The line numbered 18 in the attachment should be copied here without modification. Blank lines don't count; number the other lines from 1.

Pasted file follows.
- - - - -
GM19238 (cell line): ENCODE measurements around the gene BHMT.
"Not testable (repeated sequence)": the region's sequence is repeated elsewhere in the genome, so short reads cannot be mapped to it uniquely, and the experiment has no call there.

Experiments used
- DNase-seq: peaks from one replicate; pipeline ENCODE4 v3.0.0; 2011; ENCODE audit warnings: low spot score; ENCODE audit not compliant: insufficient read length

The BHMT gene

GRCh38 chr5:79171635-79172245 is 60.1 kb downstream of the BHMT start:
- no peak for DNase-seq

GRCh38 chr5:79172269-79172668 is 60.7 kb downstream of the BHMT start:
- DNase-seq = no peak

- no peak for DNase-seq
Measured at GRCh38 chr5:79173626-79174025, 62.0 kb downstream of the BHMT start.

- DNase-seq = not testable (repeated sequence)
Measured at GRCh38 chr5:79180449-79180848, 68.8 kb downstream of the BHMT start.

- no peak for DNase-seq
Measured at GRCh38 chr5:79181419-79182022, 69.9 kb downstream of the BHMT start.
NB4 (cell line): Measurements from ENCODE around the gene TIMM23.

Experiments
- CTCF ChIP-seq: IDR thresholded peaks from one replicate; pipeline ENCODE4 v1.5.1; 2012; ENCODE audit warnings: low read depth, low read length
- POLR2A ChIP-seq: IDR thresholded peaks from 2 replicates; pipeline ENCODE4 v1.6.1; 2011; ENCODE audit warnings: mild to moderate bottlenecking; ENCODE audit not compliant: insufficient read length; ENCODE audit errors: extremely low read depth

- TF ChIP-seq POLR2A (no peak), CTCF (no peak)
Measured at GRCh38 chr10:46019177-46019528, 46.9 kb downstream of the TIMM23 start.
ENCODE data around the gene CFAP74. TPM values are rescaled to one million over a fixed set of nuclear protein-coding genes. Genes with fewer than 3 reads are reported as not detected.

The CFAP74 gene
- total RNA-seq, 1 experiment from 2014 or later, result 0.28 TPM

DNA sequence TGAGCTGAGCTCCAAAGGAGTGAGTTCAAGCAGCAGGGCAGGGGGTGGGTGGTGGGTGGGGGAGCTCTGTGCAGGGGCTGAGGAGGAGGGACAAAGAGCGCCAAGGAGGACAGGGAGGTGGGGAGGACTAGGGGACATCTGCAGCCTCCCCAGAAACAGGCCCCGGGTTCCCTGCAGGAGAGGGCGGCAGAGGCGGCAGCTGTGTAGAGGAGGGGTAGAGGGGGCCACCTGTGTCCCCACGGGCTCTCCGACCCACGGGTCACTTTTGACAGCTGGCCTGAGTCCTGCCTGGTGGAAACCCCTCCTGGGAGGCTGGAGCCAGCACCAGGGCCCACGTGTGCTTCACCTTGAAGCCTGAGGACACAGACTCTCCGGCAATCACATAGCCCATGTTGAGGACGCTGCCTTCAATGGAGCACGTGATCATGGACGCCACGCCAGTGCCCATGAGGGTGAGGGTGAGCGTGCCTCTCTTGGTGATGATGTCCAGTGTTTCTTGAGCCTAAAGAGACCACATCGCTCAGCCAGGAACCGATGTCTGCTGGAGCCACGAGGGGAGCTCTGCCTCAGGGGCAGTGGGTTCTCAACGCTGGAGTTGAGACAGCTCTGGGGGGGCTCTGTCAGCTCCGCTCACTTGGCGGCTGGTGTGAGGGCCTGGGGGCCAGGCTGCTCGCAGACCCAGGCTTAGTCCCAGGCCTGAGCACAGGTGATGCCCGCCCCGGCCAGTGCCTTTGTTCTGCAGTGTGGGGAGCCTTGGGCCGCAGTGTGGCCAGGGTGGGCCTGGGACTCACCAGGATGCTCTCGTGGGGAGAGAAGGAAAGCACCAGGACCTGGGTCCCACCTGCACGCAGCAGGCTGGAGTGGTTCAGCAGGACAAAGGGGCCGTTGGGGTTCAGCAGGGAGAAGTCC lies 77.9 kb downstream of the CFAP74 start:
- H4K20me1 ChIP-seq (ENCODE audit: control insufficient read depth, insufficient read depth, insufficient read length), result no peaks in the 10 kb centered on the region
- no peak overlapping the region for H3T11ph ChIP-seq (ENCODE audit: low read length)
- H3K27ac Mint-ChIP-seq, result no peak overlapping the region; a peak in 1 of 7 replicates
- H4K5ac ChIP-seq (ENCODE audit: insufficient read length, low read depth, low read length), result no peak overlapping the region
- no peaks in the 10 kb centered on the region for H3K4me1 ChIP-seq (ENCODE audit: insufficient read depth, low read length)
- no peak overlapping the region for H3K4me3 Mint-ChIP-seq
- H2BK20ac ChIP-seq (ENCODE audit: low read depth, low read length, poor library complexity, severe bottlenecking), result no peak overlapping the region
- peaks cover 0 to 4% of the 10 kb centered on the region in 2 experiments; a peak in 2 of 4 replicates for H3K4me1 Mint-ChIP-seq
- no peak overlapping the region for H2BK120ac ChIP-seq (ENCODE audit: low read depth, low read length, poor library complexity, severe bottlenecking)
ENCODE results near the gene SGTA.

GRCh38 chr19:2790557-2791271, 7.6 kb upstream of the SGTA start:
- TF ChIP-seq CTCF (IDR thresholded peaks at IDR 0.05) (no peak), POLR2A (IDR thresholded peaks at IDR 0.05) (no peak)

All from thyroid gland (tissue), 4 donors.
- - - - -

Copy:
- CTCF ChIP-seq: IDR thresholded peaks from one replicate; pipeline ENCODE4 v1.5.1; 2012; ENCODE audit warnings: low read depth, low read length